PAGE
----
In the run up to the European Year of Cultural Heritage 2018, European churches are urging the European institutions to increase their efforts to ensure respect and protection of places of worship and holy sites, both in the EU law and in the Common Foreign and Security Policy.
These church leaders were participants of a conference organized by the Conference or European Churches and the Church of Cyprus, in Nicosia, Cyprus, from 9-10 November.
The forty participants of the conference emphasized that several gaps in the international legal regime, governing such sites, need to be filled, in particular a common definition and legal remedies. To buy, build, own, maintain, restore and use such religious places are part and parcel of the fundamental right to Freedom of Religion or Belief, they said.
The conference explored different legal, political and cultural contexts of the theme. This included Western Europe, with its increasingly secular setting, as well as regions where religious sites have been politicized in conflict situations, such as in Kosovo in the divided Cyprus, in Ukraine, in Syria and in the City of Jerusalem, which holds special significance to Jews, Christians and Muslims alike.
For Cyprus, His Beatitude Archbishop Chrysostomos II of Nova Justiniana and All Cyprus spoke about the need of de facto protection of the churches in Cyprus. Religious monuments in the country are not under the effective control of the Republic of Cyprus and are often vandalized with the Turkish Cypriot side doing little to prevent that. Legal owners are also often denied access to and prevented from worshiping at their holy sites. “Using the right of access to places of worship for political ends is not conducive to dialogue,” said Cyprus’ Foreign Minister Ioannis Kasoulides.
Speaking about the Holy Land, His Beatitude Theophilos III, Patriarch of Jerusalem and all Palestine, said that over the last several months, a new level of threat has emerged to the city of Jerusalem as a multi-ethnic, multi-cultural and multi-religious society of which the diverse holy sites are concrete evidence, and that the churches have become increasingly concerned about their properties.
For Syria, Bishop Armash Nalbandian, Primate of the Armenian Diocese of Damascus, talked about the great suffering his community that has lived through during the civil war. He emphasized the desire to return the country to relative harmony between different faiths that existed before the conflict.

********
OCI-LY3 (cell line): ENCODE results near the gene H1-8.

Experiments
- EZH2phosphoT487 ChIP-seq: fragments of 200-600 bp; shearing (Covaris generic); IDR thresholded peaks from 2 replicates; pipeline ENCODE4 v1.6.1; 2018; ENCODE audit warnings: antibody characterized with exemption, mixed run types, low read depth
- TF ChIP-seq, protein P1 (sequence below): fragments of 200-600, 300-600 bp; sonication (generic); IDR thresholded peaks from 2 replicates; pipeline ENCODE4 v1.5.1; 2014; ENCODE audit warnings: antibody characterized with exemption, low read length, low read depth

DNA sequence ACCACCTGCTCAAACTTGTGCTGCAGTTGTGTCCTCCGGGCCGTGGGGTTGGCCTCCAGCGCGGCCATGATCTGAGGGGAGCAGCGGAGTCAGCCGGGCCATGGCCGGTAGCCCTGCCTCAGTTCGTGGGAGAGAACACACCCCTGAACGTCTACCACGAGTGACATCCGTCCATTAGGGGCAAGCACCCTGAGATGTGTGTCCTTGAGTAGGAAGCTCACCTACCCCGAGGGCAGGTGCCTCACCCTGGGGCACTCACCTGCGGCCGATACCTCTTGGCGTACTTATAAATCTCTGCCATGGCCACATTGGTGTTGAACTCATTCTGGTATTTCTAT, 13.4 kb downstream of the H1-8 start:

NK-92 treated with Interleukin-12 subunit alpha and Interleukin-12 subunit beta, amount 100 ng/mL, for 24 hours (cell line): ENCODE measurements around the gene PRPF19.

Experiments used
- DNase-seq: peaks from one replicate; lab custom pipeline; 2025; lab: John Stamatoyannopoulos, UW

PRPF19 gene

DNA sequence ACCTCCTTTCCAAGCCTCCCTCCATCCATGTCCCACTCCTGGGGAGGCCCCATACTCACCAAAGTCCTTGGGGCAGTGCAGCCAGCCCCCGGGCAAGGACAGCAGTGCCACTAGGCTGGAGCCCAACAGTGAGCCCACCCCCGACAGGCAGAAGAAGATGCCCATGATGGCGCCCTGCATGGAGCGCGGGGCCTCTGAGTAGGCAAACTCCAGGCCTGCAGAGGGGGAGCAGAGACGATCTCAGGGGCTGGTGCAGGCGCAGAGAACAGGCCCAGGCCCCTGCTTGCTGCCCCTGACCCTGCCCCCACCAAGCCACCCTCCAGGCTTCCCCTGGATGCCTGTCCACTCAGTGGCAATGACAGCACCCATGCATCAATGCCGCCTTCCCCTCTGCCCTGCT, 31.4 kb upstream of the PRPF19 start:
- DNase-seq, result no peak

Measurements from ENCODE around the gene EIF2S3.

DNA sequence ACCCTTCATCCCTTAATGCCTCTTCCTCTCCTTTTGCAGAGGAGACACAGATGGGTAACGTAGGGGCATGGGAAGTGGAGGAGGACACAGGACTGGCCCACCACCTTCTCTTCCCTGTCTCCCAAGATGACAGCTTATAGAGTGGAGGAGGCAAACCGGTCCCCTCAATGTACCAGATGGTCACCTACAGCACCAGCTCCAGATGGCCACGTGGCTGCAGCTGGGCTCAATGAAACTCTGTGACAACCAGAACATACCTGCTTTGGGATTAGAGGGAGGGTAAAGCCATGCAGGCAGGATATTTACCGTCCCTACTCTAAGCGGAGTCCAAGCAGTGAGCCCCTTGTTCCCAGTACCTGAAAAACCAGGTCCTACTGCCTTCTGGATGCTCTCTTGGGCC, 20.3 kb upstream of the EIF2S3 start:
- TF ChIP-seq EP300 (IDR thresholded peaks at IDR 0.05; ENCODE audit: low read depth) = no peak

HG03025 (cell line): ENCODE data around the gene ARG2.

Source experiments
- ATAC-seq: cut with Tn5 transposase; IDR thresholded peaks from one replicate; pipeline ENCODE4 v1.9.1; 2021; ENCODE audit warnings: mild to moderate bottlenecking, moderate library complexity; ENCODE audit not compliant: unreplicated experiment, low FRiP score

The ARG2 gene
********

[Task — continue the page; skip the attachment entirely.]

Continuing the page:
Fr Sava Janjic, Abbot of Dečani Monastery in Kosovo, demanded that “political leaders in the Balkans should demonstrate more commitment to the protection of cultural and religious heritage of vulnerable communities and make more efforts to prevent further destruction of holy sites”.
His Grace Bishop Porfyrios of Neapolis, President of the Synodical Committee of Mionuments and Art of the Chruh ofCyprus stressed that “As a result of the invasion, Christian monuments and those of other faiths, sacred and archaeological sites were desecrated, looted and destroyed. Everything that adorned the 575 Orthodox churches in the occupied areas was stolen. Some 20,000 holy icons, wall paintings, mosaics, gospels, sacred vessels, manuscripts, old books, iconostases and, generally speaking, anything that could be stolen for material gain was looted and sold abroad.” In addition to the above he also mentioned that “Over the past three years, due to the extreme policies implemented by the Turkish Cypriot leadership, the number of church services permitted to take place in the occupied areas has fallen. On average, based on data from the Ministry of Foreign Affairs, it appears that about half of the applications are approved and the others are either rejected or receive no response.”
The moderator of CEC Thematic Reference Group on Human Rights, Rev. Dr Göran Gunner, stated that “the destruction of a place of worship often deeply affects the identity of a religious person, who wants the site to be preserved for the present and future generations with dignity, integrity and respect.”